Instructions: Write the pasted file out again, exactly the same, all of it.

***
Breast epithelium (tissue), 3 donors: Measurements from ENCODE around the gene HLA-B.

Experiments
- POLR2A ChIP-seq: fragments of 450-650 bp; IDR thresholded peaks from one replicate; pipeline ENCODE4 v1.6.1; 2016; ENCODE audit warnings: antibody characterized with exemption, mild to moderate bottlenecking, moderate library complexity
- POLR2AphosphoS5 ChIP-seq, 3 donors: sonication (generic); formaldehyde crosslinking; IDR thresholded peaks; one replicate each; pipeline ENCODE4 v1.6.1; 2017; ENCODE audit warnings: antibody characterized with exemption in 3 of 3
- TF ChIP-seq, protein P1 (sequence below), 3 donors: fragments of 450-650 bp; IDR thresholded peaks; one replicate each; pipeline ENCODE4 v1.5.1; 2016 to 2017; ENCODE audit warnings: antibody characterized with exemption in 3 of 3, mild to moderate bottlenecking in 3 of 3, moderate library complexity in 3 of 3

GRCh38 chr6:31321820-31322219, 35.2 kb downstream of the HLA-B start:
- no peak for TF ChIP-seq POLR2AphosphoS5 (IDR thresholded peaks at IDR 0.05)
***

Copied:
Breast epithelium (tissue), 3 donors: Measurements from ENCODE around the gene HLA-B.

Experiments
- POLR2A ChIP-seq: fragments of 450-650 bp; IDR thresholded peaks from one replicate; pipeline ENCODE4 v1.6.1; 2016; ENCODE audit warnings: antibody characterized with exemption, mild to moderate bottlenecking, moderate library complexity
- POLR2AphosphoS5 ChIP-seq, 3 donors: sonication (generic); formaldehyde crosslinking; IDR thresholded peaks; one replicate each; pipeline ENCODE4 v1.6.1; 2017; ENCODE audit warnings: antibody characterized with exemption in 3 of 3
- TF ChIP-seq, protein P1 (sequence below), 3 donors: fragments of 450-650 bp; IDR thresholded peaks; one replicate each; pipeline ENCODE4 v1.5.1; 2016 to 2017; ENCODE audit warnings: antibody characterized with exemption in 3 of 3, mild to moderate bottlenecking in 3 of 3, moderate library complexity in 3 of 3

GRCh38 chr6:31321820-31322219, 35.2 kb downstream of the HLA-B start:
- no peak for TF ChIP-seq POLR2AphosphoS5 (IDR thresholded peaks at IDR 0.05)